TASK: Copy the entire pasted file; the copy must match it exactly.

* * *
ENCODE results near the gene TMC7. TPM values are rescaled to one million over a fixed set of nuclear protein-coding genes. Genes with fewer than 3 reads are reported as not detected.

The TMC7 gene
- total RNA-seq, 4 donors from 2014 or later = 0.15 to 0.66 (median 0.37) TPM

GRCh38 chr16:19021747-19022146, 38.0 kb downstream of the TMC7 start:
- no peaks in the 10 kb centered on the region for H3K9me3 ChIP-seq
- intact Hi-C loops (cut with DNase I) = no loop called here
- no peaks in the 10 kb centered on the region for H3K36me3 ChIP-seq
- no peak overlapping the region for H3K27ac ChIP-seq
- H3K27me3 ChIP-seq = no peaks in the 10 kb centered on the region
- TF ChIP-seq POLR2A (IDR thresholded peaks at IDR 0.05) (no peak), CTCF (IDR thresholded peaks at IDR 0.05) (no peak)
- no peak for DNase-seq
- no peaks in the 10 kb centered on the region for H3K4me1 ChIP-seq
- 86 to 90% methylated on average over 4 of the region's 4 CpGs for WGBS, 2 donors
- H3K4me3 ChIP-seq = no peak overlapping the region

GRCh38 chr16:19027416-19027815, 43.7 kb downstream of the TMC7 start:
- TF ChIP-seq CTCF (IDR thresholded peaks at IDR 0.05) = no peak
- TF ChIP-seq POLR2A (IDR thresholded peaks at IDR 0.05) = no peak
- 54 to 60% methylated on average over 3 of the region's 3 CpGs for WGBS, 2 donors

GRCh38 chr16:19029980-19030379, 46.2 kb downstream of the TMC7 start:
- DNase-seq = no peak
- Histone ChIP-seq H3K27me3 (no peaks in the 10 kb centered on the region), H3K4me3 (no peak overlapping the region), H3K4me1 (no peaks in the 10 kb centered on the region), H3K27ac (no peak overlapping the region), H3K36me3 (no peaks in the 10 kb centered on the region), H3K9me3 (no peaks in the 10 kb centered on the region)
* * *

ENCODE results near the gene TMC7. TPM values are rescaled to one million over a fixed set of nuclear protein-coding genes. Genes with fewer than 3 reads are reported as not detected.

The TMC7 gene
- total RNA-seq, 4 donors from 2014 or later = 0.15 to 0.66 (median 0.37) TPM

GRCh38 chr16:19021747-19022146, 38.0 kb downstream of the TMC7 start:
- no peaks in the 10 kb centered on the region for H3K9me3 ChIP-seq
- intact Hi-C loops (cut with DNase I) = no loop called here
- no peaks in the 10 kb centered on the region for H3K36me3 ChIP-seq
- no peak overlapping the region for H3K27ac ChIP-seq
- H3K27me3 ChIP-seq = no peaks in the 10 kb centered on the region
- TF ChIP-seq POLR2A (IDR thresholded peaks at IDR 0.05) (no peak), CTCF (IDR thresholded peaks at IDR 0.05) (no peak)
- no peak for DNase-seq
- no peaks in the 10 kb centered on the region for H3K4me1 ChIP-seq
- 86 to 90% methylated on average over 4 of the region's 4 CpGs for WGBS, 2 donors
- H3K4me3 ChIP-seq = no peak overlapping the region

GRCh38 chr16:19027416-19027815, 43.7 kb downstream of the TMC7 start:
- TF ChIP-seq CTCF (IDR thresholded peaks at IDR 0.05) = no peak
- TF ChIP-seq POLR2A (IDR thresholded peaks at IDR 0.05) = no peak
- 54 to 60% methylated on average over 3 of the region's 3 CpGs for WGBS, 2 donors

GRCh38 chr16:19029980-19030379, 46.2 kb downstream of the TMC7 start:
- DNase-seq = no peak
- Histone ChIP-seq H3K27me3 (no peaks in the 10 kb centered on the region), H3K4me3 (no peak overlapping the region), H3K4me1 (no peaks in the 10 kb centered on the region), H3K27ac (no peak overlapping the region), H3K36me3 (no peaks in the 10 kb centered on the region), H3K9me3 (no peaks in the 10 kb centered on the region)